Most financial experts agree after you put savings away for your 401(k) and IRA , the next important savings spot for you is building a six month cushion in cash.  Building a rainy day fund of about six months of salary provides you some emergency cash if you are ever in a situation where you are laid off or lose your job.

Building a rainy day fund also affords you the opportunity to have immediate cash on hand if you need it for a household emergency like a new roof, hot water heater, refrigerator, or washer or dryer.

Also, be sure to save in a money market or cash savings account.  You should not be saving a rainy day fund in any type of stock or high-risk mutual fund.  If the stock or mutual fund takes a hit, your cash reserve fund will also take a hit.

So, how much should you save each paycheck?  Start with whatever you can actually set aside.  A good starting point is taking stock in how you are currently spending your money. Once you have a good sense on what your spending habits are, it will be easier to start saving a little extra each paycheck.  Creating a family budget will go a long way in helping you toward building a cash reserve fund.

Once your spending and budget are in check, setting savings aside each paycheck should come with ease.  Put aside whatever you can initially with the goal of eventually setting aside 10% of your paycheck toward savings.

Continue saving until you hit that six-month salary mark.  Once you do, reward yourself with something nice.  Next, it’s to start setting aside savings for the kids college!


Setting Aside for Your 401(k)

Most financial experts will tell you the importance of saving for retirement, for college, and saving for a rainy day.  All sounds good in theory, but how do you get there?  After all, there’s the mortgage, bills, kids’ activities, and the list goes on and on.  How do you get to the point where you can save for retirement, the kids’ college, and for a rainy day?

First you need to get to a starting point and begin laying out a plan.  Your plan should not focus on saving for all major savings goals all in one shot, but instead should focus how you will cut back your spending over the next few months in order to start getting to your savings goals.  If you try to figure out immediately how to save for everything, you will be overwhelmed with the whole idea of saving.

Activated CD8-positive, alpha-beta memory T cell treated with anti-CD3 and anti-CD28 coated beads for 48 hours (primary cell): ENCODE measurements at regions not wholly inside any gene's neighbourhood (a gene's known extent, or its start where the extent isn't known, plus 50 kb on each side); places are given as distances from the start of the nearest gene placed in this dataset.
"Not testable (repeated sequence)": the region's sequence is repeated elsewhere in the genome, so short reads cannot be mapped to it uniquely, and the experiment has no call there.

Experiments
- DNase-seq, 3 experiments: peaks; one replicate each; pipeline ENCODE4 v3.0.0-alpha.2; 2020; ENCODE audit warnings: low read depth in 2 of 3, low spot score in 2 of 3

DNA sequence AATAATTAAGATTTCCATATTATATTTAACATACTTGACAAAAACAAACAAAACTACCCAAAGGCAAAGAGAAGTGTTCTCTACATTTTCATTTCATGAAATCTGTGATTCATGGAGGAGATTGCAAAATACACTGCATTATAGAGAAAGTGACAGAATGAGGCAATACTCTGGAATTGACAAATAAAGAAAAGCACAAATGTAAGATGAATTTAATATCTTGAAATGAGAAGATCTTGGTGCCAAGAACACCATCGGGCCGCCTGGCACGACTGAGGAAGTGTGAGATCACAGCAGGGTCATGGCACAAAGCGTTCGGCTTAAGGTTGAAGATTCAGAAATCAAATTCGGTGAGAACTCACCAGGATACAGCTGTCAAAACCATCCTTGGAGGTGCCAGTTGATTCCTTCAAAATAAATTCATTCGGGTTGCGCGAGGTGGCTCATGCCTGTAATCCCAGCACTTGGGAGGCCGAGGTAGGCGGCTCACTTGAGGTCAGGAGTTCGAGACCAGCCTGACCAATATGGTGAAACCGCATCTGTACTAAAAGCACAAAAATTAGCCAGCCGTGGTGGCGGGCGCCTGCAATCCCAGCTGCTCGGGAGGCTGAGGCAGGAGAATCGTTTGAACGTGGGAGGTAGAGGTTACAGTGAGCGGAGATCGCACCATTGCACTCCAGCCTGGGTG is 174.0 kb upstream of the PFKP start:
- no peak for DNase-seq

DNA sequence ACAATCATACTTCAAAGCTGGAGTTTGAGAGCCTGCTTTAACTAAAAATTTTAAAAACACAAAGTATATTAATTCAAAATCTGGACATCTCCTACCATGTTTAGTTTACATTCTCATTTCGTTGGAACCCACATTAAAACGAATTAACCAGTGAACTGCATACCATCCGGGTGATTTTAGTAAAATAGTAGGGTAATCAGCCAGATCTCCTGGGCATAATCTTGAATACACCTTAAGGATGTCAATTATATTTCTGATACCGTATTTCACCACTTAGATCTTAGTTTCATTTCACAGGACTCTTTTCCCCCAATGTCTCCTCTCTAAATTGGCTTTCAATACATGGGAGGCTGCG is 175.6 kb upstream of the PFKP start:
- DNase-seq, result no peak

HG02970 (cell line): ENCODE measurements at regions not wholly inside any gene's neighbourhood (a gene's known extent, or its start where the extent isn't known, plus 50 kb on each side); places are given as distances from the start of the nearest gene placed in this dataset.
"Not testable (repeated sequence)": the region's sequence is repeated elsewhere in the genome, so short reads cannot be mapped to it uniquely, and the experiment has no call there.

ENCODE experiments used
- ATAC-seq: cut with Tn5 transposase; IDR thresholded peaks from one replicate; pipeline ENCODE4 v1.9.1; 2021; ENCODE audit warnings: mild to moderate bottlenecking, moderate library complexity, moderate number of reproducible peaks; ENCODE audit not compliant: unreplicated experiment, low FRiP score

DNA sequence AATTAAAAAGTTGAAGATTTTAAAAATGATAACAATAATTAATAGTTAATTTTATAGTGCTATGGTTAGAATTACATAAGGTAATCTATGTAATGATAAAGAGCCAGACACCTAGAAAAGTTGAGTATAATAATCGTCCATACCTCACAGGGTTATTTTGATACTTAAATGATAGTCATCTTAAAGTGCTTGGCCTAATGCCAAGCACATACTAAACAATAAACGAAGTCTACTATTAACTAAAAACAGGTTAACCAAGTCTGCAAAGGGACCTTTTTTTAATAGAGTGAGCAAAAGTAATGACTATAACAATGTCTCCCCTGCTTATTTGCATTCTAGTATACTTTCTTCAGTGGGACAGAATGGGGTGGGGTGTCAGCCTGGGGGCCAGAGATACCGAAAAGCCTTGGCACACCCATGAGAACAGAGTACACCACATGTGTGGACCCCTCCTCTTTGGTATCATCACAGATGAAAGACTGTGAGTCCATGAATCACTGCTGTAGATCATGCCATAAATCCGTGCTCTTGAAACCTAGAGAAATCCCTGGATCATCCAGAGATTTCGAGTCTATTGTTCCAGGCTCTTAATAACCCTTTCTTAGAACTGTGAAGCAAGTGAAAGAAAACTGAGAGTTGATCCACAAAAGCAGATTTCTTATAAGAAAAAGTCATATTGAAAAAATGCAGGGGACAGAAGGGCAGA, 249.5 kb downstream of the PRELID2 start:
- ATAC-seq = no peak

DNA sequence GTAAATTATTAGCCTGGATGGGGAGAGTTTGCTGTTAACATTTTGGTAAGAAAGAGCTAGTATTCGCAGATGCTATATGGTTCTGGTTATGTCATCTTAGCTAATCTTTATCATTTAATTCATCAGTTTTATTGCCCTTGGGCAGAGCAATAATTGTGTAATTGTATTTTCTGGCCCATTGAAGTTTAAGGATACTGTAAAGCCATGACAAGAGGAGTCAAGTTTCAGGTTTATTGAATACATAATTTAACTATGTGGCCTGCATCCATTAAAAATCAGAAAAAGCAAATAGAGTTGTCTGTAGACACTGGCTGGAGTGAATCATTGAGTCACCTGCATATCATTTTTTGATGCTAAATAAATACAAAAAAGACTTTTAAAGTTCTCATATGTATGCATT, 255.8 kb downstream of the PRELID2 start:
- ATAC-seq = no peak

Most financial experts agree that the first major savings goal you should look to accomplish is maxing out your 401(k) contribution to meet your employers matching program.  By putting a percentage of your paycheck into your 401(k), you have accomplished two tasks: lowered your taxable income and increased your pay from your employer.

By investing in your 401(k), you have lowered your taxable income by the percentage of savings you are deducting from your paycheck into your 401(k) account.  All monies invested into a 401(k) are pre-taxed, so that 2% or 5% or 10% that you put into your 401(k) has decreased your taxable income by that amount.

Secondly, employers match up to a certain amount of your 401(k).  Whether they match dollar-for-dollar, or 50% of the dollar up to a certain deduction amount, it is still additional pay your employer is giving you.  Granted you will not get that money until at least 65 years of age, but it still increasing your pay and the money your employer is paying you.

At bare minimum, you should be investing into your 401(k) as much as your employer matches.  If your employer matches dollar-for-dollar up to 4% of your investment, you need to figure out a way to invest 4% of your paycheck into your 401(k).  If your employer s matching 50% of your investment up a certain percentage, say 6%, you again need to find a way to invest 6% of your pay.  After all this is basically free money your employer is giving you to invest in your 401(k).  You should figure out immediately what expense you need to cut back on to get that 401(k) match from your employer.

Once you have put yourself in position to save for your 401(k), you can begin looking at the next hurdle you need to save for.